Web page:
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Mimi’s House, A Meeting Place For Early Advocates Of I-69

This historic mansion in Daviess County was a meeting place for early advocates of I-69.

  • Mimi's House

    Image 1 of 2

    Photo: WTIU/WFIU News Team

    David Graham sold the property about 20 years ago, and the new owner has the house listed for just less than a million dollars.

  • Mimi's House

    Image 2 of 2

    Photo: WTIU/WFIU News Team

    David Graham sold the property about 20 years ago, and the new owner has the house listed for just less than a million dollars.

A historic mansion is up for sale in Daviess County dating back to the early 1900s. Primarily it’s been used as a private residence, but on many occasions it was a meeting place for early advocates of I-69.

The house on Maple Street in Washington is known as either the Graham House or Mimi’s House.  It’s on the National Register of Historic Places because of its Frank Lloyd Wright prairie style architecture.

Robert Graham had it built in 1912 for his family. One of his sons, David Graham later raised his family there too.  When the kids moved out, David Graham and his wife began operating the home as a bed and breakfast.

One day, they had a guest who was an economist by the name of David Reed.

“This was actually purely serendipitous but it turns out that David was not only the proprietor of this beautiful bed and breakfast but he was an activist in the community,” Reed says. “He and his family for generations prior to him had been working very hard to try and ensure that Washington and the region around it had a vibrant economic base and was a thriving community.”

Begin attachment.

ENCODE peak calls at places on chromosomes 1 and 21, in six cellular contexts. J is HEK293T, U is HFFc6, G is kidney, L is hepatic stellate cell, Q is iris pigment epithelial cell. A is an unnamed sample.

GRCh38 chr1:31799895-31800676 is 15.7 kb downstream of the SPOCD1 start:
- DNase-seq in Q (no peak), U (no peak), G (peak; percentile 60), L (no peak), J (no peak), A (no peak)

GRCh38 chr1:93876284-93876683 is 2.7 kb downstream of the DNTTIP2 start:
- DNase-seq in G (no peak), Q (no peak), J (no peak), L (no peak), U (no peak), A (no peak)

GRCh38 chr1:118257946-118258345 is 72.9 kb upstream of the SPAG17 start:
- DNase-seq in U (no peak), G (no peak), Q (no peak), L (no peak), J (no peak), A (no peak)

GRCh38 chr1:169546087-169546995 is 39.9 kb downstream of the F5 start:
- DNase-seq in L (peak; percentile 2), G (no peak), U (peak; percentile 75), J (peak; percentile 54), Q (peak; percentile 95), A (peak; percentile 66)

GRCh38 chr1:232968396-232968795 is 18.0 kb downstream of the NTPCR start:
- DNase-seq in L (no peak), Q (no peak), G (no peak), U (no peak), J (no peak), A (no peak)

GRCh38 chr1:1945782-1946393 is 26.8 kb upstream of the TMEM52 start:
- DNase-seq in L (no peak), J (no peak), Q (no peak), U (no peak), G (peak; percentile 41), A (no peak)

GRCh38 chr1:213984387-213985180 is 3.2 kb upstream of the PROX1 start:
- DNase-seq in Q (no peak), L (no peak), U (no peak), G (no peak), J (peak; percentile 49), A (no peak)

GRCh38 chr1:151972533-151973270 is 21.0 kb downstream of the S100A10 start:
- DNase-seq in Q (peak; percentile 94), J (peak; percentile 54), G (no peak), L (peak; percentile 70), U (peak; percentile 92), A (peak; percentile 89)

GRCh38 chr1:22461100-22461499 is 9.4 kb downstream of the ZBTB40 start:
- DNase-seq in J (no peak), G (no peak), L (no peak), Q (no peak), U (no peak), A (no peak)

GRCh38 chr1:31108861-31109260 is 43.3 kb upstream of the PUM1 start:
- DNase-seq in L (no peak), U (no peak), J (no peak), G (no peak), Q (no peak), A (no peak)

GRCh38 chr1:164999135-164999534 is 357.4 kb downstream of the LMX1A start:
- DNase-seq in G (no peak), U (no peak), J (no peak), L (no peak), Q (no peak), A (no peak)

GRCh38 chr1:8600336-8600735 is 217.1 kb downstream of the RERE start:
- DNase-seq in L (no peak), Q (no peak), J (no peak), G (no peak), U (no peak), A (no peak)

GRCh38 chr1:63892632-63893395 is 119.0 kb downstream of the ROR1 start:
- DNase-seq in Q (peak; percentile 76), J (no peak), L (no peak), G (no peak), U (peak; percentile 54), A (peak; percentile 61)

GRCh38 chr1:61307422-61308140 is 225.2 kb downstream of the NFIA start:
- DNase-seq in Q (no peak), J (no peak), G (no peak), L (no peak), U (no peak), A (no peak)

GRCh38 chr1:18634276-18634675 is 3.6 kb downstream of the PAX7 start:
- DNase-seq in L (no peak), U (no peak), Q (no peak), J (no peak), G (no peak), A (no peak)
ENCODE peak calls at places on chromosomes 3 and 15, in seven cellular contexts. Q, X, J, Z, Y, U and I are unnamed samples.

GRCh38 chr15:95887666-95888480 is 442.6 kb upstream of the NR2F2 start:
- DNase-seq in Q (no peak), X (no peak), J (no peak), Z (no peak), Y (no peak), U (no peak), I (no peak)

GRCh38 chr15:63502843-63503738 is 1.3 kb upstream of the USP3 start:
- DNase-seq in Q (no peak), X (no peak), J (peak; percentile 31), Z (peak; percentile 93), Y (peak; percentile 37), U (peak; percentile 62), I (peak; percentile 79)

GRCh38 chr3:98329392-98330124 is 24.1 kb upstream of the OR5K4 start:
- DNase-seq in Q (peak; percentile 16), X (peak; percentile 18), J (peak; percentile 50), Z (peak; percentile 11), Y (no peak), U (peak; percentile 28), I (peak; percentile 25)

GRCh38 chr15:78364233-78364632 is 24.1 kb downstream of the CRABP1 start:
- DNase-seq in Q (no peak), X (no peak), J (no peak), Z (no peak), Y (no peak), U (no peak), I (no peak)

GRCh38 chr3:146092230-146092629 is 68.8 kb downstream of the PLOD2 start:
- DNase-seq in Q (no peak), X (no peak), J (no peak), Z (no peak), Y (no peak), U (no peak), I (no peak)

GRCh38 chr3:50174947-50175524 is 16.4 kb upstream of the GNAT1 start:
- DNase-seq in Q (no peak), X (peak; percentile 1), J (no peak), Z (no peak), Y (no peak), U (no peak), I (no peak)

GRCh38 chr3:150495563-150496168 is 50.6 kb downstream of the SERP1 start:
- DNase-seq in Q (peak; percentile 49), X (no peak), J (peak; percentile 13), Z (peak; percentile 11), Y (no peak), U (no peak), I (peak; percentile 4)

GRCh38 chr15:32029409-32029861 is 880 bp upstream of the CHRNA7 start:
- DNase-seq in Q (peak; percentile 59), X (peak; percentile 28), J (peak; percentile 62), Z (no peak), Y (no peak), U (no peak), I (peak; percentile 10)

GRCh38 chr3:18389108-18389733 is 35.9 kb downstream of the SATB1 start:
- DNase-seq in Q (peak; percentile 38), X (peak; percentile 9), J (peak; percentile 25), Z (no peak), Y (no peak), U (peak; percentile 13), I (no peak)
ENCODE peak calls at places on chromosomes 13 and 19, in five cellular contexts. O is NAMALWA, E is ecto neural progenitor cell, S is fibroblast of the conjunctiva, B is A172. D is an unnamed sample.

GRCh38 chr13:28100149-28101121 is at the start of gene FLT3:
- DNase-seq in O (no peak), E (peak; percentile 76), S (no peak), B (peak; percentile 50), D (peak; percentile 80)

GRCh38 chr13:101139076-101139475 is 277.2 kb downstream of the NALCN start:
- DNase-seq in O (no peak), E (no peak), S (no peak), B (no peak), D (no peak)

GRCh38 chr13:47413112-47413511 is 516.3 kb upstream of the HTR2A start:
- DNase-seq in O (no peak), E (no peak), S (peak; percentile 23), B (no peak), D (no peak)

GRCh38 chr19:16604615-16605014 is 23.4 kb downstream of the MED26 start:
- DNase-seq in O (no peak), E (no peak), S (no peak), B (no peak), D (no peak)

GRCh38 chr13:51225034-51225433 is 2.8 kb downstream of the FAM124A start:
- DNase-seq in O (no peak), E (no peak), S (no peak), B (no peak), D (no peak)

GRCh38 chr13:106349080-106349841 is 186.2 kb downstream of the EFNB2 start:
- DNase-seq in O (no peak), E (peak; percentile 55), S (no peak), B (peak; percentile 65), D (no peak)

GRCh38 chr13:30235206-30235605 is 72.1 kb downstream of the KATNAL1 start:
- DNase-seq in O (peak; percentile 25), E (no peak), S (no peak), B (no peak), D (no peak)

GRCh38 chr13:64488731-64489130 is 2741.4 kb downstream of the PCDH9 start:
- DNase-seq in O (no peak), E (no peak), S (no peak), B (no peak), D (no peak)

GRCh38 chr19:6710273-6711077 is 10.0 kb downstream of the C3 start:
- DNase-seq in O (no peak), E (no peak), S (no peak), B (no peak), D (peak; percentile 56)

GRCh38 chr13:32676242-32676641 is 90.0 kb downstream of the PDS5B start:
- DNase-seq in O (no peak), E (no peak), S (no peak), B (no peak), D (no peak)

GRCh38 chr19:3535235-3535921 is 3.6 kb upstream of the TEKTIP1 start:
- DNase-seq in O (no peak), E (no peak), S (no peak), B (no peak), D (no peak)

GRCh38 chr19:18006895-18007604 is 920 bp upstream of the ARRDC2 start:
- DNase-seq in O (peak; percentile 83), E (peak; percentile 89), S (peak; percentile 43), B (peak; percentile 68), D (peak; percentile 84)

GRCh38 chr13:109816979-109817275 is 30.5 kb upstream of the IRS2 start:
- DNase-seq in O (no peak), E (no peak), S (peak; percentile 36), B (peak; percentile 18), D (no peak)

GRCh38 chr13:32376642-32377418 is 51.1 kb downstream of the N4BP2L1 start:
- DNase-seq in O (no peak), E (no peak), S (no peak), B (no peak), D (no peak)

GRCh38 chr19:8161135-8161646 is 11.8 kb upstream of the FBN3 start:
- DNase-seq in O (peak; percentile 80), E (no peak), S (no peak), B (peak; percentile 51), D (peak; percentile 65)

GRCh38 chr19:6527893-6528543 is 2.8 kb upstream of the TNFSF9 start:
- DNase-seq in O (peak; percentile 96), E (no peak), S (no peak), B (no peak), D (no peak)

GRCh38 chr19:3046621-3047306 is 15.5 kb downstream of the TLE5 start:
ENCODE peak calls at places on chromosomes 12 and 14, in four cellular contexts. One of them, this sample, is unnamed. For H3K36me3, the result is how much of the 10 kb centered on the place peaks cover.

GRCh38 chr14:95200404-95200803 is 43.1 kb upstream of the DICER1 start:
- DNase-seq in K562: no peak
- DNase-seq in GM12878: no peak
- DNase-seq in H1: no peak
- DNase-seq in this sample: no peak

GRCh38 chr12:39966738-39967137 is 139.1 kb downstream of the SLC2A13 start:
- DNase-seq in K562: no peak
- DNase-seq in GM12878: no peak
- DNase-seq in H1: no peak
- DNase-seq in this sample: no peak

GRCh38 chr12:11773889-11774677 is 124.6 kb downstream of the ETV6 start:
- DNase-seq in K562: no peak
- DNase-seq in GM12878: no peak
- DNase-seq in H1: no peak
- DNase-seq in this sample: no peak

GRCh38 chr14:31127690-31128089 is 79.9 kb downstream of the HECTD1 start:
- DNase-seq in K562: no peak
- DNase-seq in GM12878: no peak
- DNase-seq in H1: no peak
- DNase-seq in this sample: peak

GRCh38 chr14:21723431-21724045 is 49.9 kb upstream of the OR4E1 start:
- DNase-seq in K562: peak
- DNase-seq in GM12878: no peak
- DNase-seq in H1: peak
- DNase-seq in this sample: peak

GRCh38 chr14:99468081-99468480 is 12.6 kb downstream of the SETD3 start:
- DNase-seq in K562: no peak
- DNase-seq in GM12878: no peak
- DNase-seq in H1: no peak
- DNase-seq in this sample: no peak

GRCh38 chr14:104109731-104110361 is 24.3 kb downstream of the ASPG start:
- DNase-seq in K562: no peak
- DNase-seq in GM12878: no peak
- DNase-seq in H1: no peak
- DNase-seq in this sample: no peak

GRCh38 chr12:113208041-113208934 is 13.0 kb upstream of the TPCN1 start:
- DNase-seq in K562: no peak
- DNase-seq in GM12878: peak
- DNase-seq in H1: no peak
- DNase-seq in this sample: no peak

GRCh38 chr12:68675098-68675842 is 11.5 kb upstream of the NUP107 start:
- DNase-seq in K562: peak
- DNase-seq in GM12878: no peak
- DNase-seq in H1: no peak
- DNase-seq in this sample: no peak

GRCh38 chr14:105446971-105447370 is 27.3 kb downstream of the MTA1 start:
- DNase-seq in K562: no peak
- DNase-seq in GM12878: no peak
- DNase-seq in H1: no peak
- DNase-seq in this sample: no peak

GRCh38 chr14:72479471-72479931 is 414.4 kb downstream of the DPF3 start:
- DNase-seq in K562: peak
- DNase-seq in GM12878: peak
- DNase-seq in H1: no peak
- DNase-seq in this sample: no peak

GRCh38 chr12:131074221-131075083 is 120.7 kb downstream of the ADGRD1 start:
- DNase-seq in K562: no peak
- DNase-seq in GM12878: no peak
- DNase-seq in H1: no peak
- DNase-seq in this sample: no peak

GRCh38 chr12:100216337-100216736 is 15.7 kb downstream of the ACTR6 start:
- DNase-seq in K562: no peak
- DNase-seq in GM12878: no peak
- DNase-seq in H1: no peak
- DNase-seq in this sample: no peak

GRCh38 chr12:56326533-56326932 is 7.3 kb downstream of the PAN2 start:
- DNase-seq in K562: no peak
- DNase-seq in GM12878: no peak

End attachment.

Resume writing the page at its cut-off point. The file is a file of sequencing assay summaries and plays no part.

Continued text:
The two David’s discussed plans for a highway that would bring economic growth to the region.

“And he looked at the route and he looked at us and he said ‘Graham, there’s only one way you’re going to get this road built or even started and that is to get other states involved because without other states you won’t make any progress in Washington D.C.,’” Graham says.

David Graham invited a group to his house for breakfast to meet with the economist, David Reed.

“We all met in my kitchen and I gave them all omelets. None of them died so I guess they were alright,” Graham says.

So it was at Mimi’s House where the foundation for I-69 was laid, although it would still be decades before crews broke ground for the road just south of Washington in Evansville.

Sara Wittmeyer

Sara Wittmeyer is the News Bureau Chief for WFIU and WTIU. Sara has more than a decade of experience as a news reporter and previously served with KBIA at the University of Missouri, WNKU at Northern Kentucky University in Highland Heights, KY, and at WCPO News in Cincinnati.

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